Outwardly, there isn't much more than a wheel change worth mentioning on the '97 model. A minor, near-invisible tweak to the chin spoiler is said to improve aerodynamics while the noticeable perfom1ance changes are out of view inside or under the aluminium monocogue body.

The old five-spoke 15in front and 16in rear wheels have been offed by a set of 16x7in front and 17x8.5in rear seven-spoke alloys wrapped in Z-rated, pudding-compound 215/ 45 and 245/ 40 Bridgestone Potenza Re010s. Adjustments to sway bar rates accompany the firmer, shorter sidewalls. Less sidewall slop and refinements to the NSX's power-assisted steering improve road feel and steering reflex.

The NSX, with only the spare tyre and radiators to load the nose, isn't as sharp on turn-in as the front-drive Prelude, but then in the Prelude you're a lot less likely to turn in to a tight 90deg turn at 110km/h.

It wasn't speeding; it was research. It was also in the name of research that we took the NSX to Eastern Creek. We've driven a few quick cars there, and the telling test is how they handle turn one on a full-power acceleration run.

Traction control was disarmed with a flick of the TCS button under the instrument cluster. We knew the NSX had muscle, but we didn't expect it to start power-sliding in fourth gear. Not to worry, its mid-engined chassis is very balanced, very predictable and still came within a few hundredths of turning 400m in under 14 seconds. Not bad for a 3.2litre V6.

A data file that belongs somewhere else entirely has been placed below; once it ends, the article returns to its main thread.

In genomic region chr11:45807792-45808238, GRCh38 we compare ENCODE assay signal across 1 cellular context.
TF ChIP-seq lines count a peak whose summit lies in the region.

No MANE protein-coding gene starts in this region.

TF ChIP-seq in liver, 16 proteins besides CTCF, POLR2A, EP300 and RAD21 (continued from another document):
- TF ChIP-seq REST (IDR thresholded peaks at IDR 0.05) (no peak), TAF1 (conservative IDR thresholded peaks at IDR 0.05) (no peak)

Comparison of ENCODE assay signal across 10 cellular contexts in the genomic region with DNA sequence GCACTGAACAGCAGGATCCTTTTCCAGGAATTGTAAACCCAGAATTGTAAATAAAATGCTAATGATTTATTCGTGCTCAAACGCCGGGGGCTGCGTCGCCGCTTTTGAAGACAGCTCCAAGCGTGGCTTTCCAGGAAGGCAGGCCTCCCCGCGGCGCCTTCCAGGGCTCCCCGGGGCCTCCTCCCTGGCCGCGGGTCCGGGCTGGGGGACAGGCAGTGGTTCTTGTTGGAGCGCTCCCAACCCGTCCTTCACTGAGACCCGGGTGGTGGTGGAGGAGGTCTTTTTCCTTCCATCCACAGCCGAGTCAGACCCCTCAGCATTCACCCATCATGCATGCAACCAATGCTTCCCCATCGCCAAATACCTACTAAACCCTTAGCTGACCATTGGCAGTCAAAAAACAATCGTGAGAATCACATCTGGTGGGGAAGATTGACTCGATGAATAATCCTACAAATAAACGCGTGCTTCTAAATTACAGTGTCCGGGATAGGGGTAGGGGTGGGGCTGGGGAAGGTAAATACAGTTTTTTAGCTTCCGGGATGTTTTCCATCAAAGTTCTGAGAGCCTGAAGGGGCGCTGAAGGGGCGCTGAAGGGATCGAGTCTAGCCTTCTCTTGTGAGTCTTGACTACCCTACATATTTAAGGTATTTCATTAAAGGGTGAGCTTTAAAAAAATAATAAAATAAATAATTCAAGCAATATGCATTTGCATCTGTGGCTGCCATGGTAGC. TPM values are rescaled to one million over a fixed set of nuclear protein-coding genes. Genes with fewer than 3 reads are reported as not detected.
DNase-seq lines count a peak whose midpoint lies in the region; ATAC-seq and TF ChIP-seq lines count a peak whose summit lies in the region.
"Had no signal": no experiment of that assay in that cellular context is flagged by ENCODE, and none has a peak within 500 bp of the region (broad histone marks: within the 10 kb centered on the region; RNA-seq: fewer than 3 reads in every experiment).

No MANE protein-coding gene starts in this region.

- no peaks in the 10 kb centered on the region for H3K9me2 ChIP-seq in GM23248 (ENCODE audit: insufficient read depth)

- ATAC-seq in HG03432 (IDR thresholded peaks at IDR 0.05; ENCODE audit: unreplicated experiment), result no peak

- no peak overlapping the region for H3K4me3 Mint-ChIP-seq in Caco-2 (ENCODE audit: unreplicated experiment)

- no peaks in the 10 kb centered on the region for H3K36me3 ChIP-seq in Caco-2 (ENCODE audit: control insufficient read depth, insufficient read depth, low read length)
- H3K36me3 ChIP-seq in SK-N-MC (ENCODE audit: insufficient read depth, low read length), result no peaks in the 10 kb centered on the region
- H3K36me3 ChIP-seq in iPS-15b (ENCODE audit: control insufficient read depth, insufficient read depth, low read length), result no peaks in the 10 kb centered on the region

The NSX is, without doubt, one of the best driving cars ever built.

As a concept, as a car, as a mode of high-performance transportation, the NSX is astonishingly capable. You need a box full of adjectives to properly praise its all-aluminium A-armed independent suspension.

Over rough, secondary roads you know the suspension is taking more knockbacks than Hugh Grant at a convent, but inside the low-slung cockpit all is comfy. The steering wheel never kicks, the front wheels never catch a groove and the potholes never felt so smooth.

Out the back, the V6 is working hard converting air and petrol into power. The by-product should be recorded on CD for all to hear, since Honda will probably never make a bus-sized NSX. It would save the time you would otherwise spend having to take all your friends for a ride, one at a time. The engine feels and sounds best anywhere from 5500rpm to 8000rpm. At these revs, there is no throttle delay. You push down and the NSX goes faster, quickly.